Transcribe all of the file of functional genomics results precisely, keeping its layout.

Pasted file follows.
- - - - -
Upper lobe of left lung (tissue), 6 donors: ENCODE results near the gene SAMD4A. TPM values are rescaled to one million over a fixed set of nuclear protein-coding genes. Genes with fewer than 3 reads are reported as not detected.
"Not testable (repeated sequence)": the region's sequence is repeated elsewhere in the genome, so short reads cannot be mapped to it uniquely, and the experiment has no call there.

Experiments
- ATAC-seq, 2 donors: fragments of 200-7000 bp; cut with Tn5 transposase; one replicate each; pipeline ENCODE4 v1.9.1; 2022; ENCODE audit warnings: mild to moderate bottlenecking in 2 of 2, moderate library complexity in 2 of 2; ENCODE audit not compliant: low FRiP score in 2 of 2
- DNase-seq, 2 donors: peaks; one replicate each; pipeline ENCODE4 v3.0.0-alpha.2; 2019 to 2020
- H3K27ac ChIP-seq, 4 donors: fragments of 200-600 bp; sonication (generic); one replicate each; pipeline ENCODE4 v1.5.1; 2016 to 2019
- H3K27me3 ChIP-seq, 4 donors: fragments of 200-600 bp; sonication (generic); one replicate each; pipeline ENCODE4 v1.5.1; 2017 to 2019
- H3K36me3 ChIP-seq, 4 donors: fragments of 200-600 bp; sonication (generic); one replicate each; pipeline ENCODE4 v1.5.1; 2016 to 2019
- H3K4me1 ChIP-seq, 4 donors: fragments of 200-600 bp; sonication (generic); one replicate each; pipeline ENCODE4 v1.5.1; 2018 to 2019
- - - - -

Upper lobe of left lung (tissue), 6 donors: ENCODE results near the gene SAMD4A. TPM values are rescaled to one million over a fixed set of nuclear protein-coding genes. Genes with fewer than 3 reads are reported as not detected.
"Not testable (repeated sequence)": the region's sequence is repeated elsewhere in the genome, so short reads cannot be mapped to it uniquely, and the experiment has no call there.

Experiments
- ATAC-seq, 2 donors: fragments of 200-7000 bp; cut with Tn5 transposase; one replicate each; pipeline ENCODE4 v1.9.1; 2022; ENCODE audit warnings: mild to moderate bottlenecking in 2 of 2, moderate library complexity in 2 of 2; ENCODE audit not compliant: low FRiP score in 2 of 2
- DNase-seq, 2 donors: peaks; one replicate each; pipeline ENCODE4 v3.0.0-alpha.2; 2019 to 2020
- H3K27ac ChIP-seq, 4 donors: fragments of 200-600 bp; sonication (generic); one replicate each; pipeline ENCODE4 v1.5.1; 2016 to 2019
- H3K27me3 ChIP-seq, 4 donors: fragments of 200-600 bp; sonication (generic); one replicate each; pipeline ENCODE4 v1.5.1; 2017 to 2019
- H3K36me3 ChIP-seq, 4 donors: fragments of 200-600 bp; sonication (generic); one replicate each; pipeline ENCODE4 v1.5.1; 2016 to 2019
- H3K4me1 ChIP-seq, 4 donors: fragments of 200-600 bp; sonication (generic); one replicate each; pipeline ENCODE4 v1.5.1; 2018 to 2019